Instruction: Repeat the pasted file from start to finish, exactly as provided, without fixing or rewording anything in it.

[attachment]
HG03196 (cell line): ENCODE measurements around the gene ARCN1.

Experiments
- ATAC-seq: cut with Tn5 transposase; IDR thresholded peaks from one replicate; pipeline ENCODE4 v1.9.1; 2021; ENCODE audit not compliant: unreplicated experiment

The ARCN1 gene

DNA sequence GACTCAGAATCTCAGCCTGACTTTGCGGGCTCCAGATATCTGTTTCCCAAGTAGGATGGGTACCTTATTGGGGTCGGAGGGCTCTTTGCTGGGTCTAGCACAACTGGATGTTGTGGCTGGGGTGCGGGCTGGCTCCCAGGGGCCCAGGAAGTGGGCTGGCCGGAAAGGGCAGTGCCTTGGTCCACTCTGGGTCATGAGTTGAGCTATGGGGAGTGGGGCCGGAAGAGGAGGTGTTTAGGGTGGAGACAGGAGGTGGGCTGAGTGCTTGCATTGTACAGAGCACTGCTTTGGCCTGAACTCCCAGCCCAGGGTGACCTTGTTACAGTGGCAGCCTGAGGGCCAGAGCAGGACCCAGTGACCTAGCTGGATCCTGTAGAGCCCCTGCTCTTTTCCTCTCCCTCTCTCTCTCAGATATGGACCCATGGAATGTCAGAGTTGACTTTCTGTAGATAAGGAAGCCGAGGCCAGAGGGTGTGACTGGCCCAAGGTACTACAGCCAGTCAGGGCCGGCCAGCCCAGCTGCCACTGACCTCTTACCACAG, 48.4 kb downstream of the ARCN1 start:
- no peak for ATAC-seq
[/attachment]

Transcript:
HG03196 (cell line): ENCODE measurements around the gene ARCN1.

Experiments
- ATAC-seq: cut with Tn5 transposase; IDR thresholded peaks from one replicate; pipeline ENCODE4 v1.9.1; 2021; ENCODE audit not compliant: unreplicated experiment

The ARCN1 gene

DNA sequence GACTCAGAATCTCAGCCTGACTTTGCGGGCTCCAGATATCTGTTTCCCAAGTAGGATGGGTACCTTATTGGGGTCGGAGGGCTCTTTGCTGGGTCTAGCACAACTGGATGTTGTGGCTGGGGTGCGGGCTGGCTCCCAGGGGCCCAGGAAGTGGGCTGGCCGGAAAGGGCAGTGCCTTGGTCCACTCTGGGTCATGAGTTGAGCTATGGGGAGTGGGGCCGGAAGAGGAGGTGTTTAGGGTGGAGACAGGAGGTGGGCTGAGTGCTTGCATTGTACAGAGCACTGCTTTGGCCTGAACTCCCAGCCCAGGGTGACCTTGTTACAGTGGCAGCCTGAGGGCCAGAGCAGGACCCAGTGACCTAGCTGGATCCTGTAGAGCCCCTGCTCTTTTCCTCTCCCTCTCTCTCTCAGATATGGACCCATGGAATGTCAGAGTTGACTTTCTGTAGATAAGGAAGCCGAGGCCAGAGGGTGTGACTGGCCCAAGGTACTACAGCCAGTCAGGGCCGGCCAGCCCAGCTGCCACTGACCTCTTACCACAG, 48.4 kb downstream of the ARCN1 start:
- no peak for ATAC-seq